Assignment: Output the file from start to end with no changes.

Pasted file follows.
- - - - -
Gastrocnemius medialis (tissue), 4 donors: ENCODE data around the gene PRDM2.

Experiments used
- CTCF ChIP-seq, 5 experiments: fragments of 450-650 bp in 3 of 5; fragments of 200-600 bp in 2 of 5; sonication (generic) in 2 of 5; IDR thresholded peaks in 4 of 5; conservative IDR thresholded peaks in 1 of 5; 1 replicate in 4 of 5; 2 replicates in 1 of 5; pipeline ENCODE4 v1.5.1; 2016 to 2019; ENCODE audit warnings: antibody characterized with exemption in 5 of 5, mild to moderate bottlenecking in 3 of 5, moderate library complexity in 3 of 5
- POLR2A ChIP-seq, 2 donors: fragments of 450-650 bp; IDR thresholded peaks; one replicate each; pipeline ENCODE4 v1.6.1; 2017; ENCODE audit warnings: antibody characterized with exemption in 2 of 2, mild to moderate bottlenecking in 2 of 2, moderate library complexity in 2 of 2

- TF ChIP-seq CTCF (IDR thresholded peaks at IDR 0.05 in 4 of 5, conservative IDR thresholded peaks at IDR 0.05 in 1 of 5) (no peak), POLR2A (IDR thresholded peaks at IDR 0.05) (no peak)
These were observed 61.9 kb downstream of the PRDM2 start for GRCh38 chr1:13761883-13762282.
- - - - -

Gastrocnemius medialis (tissue), 4 donors: ENCODE data around the gene PRDM2.

Experiments used
- CTCF ChIP-seq, 5 experiments: fragments of 450-650 bp in 3 of 5; fragments of 200-600 bp in 2 of 5; sonication (generic) in 2 of 5; IDR thresholded peaks in 4 of 5; conservative IDR thresholded peaks in 1 of 5; 1 replicate in 4 of 5; 2 replicates in 1 of 5; pipeline ENCODE4 v1.5.1; 2016 to 2019; ENCODE audit warnings: antibody characterized with exemption in 5 of 5, mild to moderate bottlenecking in 3 of 5, moderate library complexity in 3 of 5
- POLR2A ChIP-seq, 2 donors: fragments of 450-650 bp; IDR thresholded peaks; one replicate each; pipeline ENCODE4 v1.6.1; 2017; ENCODE audit warnings: antibody characterized with exemption in 2 of 2, mild to moderate bottlenecking in 2 of 2, moderate library complexity in 2 of 2

- TF ChIP-seq CTCF (IDR thresholded peaks at IDR 0.05 in 4 of 5, conservative IDR thresholded peaks at IDR 0.05 in 1 of 5) (no peak), POLR2A (IDR thresholded peaks at IDR 0.05) (no peak)
These were observed 61.9 kb downstream of the PRDM2 start for GRCh38 chr1:13761883-13762282.